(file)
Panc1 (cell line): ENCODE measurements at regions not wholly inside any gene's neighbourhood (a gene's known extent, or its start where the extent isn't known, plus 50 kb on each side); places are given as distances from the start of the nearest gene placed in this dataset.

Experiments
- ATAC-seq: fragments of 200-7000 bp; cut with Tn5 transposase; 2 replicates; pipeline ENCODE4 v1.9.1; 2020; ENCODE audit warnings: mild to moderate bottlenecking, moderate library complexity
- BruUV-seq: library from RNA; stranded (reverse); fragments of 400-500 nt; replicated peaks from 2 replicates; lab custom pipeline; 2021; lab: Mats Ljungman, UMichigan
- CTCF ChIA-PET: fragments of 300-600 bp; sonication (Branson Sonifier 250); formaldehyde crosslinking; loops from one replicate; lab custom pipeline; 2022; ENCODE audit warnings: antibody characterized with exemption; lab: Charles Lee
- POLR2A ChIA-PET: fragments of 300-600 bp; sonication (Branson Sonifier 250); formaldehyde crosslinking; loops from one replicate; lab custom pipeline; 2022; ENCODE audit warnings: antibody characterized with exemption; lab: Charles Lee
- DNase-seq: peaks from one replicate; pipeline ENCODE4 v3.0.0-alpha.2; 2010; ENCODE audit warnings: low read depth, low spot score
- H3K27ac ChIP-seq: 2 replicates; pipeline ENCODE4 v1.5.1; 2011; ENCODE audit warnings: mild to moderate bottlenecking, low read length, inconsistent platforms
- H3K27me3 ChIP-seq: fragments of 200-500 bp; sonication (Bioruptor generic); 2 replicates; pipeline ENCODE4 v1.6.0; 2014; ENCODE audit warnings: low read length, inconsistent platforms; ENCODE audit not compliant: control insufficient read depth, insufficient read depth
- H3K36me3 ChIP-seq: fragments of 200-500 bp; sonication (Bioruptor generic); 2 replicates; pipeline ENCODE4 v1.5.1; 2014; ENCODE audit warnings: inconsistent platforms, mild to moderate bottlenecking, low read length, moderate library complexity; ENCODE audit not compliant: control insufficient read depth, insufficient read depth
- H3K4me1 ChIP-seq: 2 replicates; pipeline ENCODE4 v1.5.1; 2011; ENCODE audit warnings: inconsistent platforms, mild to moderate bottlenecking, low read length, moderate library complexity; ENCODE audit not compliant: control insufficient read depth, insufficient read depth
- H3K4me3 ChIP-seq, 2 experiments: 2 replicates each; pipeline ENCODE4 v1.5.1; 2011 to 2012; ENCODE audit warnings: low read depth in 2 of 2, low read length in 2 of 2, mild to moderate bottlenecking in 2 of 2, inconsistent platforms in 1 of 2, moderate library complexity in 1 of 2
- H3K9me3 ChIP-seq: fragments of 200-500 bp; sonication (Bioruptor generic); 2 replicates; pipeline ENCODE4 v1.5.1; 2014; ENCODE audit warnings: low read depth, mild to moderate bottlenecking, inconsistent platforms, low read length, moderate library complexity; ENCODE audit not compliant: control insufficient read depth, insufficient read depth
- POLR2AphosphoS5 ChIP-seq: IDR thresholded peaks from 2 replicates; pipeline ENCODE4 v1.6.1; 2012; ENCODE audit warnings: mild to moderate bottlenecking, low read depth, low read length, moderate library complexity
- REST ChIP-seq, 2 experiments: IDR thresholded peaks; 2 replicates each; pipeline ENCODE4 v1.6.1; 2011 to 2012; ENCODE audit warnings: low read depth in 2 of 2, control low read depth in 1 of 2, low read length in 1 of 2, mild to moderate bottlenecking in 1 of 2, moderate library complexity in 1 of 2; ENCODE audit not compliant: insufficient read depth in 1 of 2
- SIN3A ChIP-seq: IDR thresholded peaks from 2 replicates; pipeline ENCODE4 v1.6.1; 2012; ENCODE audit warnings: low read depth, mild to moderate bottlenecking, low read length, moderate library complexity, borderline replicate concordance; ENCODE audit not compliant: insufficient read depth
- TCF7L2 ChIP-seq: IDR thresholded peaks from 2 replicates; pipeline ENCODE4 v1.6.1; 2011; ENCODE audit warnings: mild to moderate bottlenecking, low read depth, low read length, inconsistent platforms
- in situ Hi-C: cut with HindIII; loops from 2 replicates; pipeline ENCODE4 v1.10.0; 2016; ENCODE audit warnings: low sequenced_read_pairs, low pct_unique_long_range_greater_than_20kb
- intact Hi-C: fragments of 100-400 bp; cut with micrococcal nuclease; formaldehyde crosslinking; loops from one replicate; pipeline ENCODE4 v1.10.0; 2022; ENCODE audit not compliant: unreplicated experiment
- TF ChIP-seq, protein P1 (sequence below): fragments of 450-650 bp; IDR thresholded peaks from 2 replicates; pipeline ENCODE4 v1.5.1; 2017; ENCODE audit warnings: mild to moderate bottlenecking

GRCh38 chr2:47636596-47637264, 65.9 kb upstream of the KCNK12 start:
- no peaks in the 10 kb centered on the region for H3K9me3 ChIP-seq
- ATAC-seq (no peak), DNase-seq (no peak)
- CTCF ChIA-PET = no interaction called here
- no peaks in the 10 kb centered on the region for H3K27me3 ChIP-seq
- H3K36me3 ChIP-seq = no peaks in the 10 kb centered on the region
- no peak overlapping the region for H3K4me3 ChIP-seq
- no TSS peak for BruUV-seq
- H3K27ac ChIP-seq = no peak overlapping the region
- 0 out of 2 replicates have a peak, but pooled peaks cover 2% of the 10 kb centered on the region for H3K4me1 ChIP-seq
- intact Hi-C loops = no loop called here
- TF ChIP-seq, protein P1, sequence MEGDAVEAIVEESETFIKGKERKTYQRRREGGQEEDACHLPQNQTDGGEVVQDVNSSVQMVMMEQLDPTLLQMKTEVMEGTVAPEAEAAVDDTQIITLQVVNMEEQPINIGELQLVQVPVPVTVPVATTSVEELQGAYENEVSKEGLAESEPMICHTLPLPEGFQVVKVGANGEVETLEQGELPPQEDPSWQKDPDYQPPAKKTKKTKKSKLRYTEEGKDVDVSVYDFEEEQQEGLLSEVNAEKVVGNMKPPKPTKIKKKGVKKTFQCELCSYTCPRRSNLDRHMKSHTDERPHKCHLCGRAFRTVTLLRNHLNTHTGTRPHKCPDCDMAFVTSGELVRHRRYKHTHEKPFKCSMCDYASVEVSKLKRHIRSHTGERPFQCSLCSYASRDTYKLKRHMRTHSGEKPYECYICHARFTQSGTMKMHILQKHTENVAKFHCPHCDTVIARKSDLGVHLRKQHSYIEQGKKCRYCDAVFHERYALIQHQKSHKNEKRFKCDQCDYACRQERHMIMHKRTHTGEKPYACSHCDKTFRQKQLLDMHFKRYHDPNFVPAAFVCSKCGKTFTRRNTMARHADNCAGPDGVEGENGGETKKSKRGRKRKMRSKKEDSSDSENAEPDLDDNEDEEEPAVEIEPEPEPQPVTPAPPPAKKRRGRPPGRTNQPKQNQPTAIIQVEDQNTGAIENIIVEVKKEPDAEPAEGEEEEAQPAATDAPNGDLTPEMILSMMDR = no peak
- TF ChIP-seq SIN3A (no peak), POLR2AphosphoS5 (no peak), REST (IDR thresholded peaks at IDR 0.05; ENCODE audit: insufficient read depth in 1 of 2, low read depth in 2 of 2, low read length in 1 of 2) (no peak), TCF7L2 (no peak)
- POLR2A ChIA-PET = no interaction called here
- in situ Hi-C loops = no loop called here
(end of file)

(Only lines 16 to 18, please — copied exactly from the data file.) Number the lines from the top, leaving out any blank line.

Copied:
- SIN3A ChIP-seq: IDR thresholded peaks from 2 replicates; pipeline ENCODE4 v1.6.1; 2012; ENCODE audit warnings: low read depth, mild to moderate bottlenecking, low read length, moderate library complexity, borderline replicate concordance; ENCODE audit not compliant: insufficient read depth
- TCF7L2 ChIP-seq: IDR thresholded peaks from 2 replicates; pipeline ENCODE4 v1.6.1; 2011; ENCODE audit warnings: mild to moderate bottlenecking, low read depth, low read length, inconsistent platforms
- in situ Hi-C: cut with HindIII; loops from 2 replicates; pipeline ENCODE4 v1.10.0; 2016; ENCODE audit warnings: low sequenced_read_pairs, low pct_unique_long_range_greater_than_20kb